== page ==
Behaviors are reinforced through operant conditioning; the dog learns that if he performs a behavior there is a pleasant consequence. The process of altering emotions, instead, falls under classical conditioning, according to Lindsay, S. in the book "Handbook of applied dog behavior and training". In classical conditioning; indeed, no "reinforcement" takes place, only associations occur.
The dog therefore will not be actively thinking "my owner is petting me because I am fearful, and therefore, I will be more fearful in the future". After all, how can a dog command itself to increase its heart rate, dilate its pupils and increase his breathing? However, it is not known if problem behaviors that occur out of fear may be reinforced though. Suzanne Clothier in her video featured explains how a horse learned to limp just to get attention and avoid working. Interestingly, though, problem behaviors related to fear should automatically disappear once the underlying emotion (fear) is gone.
Soft Chews for Exhibiting Nervousness
How to Deal with Your Dog's Fear?
A great example is offered by Pia Silvani, certified professional dog trainer and director of training and behavior at St. Hubert's Animal Welfare Center in Madison, NJ. Her dog was phobic of thunder and used to pace, drool, pant, tremble and hide. Because she did not want to "reinforce fear" Pia let him be. Until one day, her dog desperately started to chew on his paws. At this point Pia had enough; as tears rolled down her cheeks in guilt of doing a disservice to his pal for so long, she invited him up the bed and gave him a soothing massage, hugging him and kissing him and telling him how sorry she was. She bought him a bed, put it in a closet and filled it up with toys. As years went by, his fear subsided; he learned to lie next to her and was able to finally sleep peacefully during a storm. Looks like positive associations were formed! I can sense counter-conditioning at play.
It is important to note that certain things dog owners do may not really "reinforce the fear", but the correct wording in this case would be "intensify it". For instance, if while your dog is afraid you would do something that further scares your dog, or if you would be scared and tense as well (dogs are masters in reading our emotions) or, if last but not least, you would force your fearful dog into a situation that terrifies him, then yes, that may make your dog more afraid than he already his, explains Certified Applied Animal Behaviorist Patricia McConnell in her blog "The Other End of the Leash". Indeed, exposing your dog to an intensified version of the stimulus he fears, may lead to sensitization, which is the total opposite of de-sensitization.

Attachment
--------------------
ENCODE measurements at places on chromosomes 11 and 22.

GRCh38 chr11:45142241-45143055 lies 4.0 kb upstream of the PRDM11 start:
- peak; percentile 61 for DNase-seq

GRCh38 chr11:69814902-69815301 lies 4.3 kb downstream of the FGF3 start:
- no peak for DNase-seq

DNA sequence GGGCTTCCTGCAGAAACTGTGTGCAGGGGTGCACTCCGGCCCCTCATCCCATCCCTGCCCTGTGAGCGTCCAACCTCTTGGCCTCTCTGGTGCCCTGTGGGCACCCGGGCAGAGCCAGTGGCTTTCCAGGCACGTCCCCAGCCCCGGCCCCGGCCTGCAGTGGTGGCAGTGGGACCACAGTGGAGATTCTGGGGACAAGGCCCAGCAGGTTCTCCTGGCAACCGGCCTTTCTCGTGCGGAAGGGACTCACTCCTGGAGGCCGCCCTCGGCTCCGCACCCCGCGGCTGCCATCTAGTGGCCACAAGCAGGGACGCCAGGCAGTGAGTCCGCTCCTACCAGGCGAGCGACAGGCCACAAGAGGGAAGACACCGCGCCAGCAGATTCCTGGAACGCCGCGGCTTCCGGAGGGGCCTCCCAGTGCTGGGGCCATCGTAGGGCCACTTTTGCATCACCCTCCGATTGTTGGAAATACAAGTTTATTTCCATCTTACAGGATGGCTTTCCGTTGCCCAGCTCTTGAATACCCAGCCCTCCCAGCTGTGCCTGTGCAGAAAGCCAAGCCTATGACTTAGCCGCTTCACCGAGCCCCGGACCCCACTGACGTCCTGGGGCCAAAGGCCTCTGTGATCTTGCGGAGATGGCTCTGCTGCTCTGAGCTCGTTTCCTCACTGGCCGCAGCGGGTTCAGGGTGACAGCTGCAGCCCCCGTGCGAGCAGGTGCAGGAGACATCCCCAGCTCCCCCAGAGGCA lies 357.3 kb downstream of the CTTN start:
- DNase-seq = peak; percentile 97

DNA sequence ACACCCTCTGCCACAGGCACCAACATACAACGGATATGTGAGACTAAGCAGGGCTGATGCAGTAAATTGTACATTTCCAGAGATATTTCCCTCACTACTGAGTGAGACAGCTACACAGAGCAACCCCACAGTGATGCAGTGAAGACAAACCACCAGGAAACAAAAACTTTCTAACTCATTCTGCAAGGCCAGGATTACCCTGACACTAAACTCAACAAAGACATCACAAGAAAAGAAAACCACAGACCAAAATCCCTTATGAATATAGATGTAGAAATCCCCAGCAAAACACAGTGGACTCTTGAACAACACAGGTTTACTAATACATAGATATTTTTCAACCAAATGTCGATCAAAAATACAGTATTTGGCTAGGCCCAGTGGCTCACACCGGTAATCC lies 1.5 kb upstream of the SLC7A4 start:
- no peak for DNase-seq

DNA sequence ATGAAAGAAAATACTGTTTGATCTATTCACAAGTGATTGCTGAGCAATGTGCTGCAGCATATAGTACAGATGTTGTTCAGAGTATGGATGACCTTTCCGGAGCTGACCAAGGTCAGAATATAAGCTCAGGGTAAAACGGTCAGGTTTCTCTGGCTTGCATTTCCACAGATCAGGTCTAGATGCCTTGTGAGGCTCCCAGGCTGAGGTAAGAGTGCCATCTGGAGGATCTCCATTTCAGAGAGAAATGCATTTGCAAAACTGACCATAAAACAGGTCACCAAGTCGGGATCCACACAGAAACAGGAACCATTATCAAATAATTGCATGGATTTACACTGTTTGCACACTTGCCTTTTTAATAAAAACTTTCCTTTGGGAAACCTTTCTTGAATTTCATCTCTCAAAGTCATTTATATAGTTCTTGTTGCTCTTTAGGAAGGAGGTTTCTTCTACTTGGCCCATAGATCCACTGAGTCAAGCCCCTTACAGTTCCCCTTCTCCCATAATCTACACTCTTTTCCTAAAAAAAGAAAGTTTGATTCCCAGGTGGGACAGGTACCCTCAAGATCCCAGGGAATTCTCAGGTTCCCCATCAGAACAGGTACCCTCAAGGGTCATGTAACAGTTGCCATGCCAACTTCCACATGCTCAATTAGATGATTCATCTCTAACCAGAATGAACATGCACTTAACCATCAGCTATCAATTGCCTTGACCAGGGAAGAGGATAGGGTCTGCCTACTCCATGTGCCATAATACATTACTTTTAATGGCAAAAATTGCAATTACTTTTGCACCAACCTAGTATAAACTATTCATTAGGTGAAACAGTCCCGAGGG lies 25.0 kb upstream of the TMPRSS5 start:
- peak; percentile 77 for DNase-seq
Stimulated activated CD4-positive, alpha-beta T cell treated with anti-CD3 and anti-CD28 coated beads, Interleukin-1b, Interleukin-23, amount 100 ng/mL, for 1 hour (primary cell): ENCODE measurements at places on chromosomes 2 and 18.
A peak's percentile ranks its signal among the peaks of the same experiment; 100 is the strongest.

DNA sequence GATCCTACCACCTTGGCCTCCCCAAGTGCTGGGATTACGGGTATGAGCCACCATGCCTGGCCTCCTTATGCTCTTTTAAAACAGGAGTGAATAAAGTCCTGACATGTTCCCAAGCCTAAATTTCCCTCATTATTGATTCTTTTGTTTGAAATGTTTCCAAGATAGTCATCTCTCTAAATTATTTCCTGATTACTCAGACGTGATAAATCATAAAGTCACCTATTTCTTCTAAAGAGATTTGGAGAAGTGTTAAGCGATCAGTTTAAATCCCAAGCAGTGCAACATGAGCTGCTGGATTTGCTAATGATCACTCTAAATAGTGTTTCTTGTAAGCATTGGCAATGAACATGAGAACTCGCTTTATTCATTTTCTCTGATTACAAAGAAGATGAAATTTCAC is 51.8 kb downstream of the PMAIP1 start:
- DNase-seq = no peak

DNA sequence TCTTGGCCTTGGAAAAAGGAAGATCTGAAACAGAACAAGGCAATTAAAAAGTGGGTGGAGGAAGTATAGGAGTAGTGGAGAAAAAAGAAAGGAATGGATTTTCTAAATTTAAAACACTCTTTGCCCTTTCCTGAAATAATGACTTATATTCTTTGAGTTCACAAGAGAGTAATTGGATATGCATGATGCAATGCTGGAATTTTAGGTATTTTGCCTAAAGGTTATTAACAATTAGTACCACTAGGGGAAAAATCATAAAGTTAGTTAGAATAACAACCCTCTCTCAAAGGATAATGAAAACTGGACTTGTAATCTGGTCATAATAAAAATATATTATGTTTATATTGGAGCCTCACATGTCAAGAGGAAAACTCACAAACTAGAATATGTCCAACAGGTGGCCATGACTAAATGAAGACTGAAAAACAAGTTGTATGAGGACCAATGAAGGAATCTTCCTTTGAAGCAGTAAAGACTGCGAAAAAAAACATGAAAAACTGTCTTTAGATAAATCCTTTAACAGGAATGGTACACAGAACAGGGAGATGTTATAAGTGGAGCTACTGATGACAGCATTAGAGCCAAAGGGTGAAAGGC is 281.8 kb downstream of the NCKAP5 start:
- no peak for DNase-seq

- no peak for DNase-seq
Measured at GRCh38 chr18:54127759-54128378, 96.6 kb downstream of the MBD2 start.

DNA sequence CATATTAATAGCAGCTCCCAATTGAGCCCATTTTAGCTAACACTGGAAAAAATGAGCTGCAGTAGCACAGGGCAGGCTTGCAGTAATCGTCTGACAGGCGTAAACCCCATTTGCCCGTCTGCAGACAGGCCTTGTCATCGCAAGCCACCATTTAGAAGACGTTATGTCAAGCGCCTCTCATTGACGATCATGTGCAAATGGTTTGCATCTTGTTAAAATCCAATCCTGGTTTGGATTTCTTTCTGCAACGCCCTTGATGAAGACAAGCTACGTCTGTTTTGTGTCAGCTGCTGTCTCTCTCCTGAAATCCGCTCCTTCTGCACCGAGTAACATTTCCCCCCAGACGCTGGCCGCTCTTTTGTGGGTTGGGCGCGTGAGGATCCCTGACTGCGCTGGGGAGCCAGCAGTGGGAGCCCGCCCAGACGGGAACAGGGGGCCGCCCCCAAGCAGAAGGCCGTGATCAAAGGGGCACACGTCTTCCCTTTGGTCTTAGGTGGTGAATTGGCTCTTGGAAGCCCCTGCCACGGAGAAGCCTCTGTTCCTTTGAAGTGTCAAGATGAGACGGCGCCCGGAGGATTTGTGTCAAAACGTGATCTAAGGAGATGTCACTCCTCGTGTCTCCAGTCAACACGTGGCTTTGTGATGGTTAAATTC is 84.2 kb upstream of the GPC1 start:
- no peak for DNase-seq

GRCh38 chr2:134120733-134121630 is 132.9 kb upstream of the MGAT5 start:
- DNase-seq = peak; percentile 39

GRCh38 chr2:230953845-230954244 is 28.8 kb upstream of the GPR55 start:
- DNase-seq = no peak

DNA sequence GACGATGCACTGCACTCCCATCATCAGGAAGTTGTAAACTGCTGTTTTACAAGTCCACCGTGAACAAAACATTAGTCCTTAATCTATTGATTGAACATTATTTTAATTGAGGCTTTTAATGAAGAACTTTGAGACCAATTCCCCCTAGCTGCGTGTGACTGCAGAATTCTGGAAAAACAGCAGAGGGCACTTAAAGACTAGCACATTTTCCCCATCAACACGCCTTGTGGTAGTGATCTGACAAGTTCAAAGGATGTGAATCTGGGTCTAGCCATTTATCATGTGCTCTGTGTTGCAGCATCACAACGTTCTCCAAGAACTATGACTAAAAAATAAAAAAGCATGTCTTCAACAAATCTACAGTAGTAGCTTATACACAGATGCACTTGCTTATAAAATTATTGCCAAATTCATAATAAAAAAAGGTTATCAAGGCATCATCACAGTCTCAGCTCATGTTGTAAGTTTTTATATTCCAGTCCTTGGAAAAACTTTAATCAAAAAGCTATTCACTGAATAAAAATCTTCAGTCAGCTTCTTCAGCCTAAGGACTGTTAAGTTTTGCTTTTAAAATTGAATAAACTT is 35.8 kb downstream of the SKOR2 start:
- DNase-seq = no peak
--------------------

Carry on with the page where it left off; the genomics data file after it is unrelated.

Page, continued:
So petting, cuddling or comforting a dog when fearful may likely help, or at worse, may not do anything. A better approach than comforting, however may be investing some time and energy on classical counterconditioning, a behavior modification technique meant to change the dog's emotional response towards a feared stimulus by encouraging an emotion incompatible with fear.
So if a dog is fearful of storms, this would entail getting out all toys during a storm and encouraging play since play is incompatible with fear. To make the process clear, toys should be taken out at the first rumble of thunder and should be promptly removed the moment the storm ends. To work well, this work should be done under the threshold, since dogs may not want to play or eat treats if the frightening stimulus is too intense. In the case of storms, this would entail investing in CD recording of storms played at a low volume and then played gradually higher.T
Best of all, by classically counterconditioning your dog, not only will his emotional response change for the better, but the dog's fearful behaviors will go away as well. The dog is basically treated from the inside out.
Next read: Can you reinforce aggression?
Disclaimer: this article is not to be used as a substitute for professional hand-on advice, if your dog is displaying fear consult with a reputable trainer well-versed in positive dog behavior modification programs or better, a Certified Applied Animal Behaviorist (CAAB) or Veterinary Behaviorist. By reading this article, you automatically accept this disclaimer
© Alexadry, Adrienne Farricelli CPDT-KA, All Rights Reserved May 10, 2012
Author's experience as a dual certified dog trainer
Hetts, Suzanne Ph.D, Estep, Daniel. Ph.D Myth of Reinforcing Fear
Lindsay, Steve, 2000. Handbook of Applied Dog Behavior and Training, Volume One, pp. 85-90. Iowa, Iowa State University Press
McConnell Patricia, The Other End of the Leash Blog, "You Can't Reinforce Fear; Dogs and Thunderstorms
Reid, Pamela J. 1996. Excel-erated Learning: Explaining in Plain English how Dogs Learn and How Best to Teach Them. Oakland, CA.: James and Kenneth Publishers.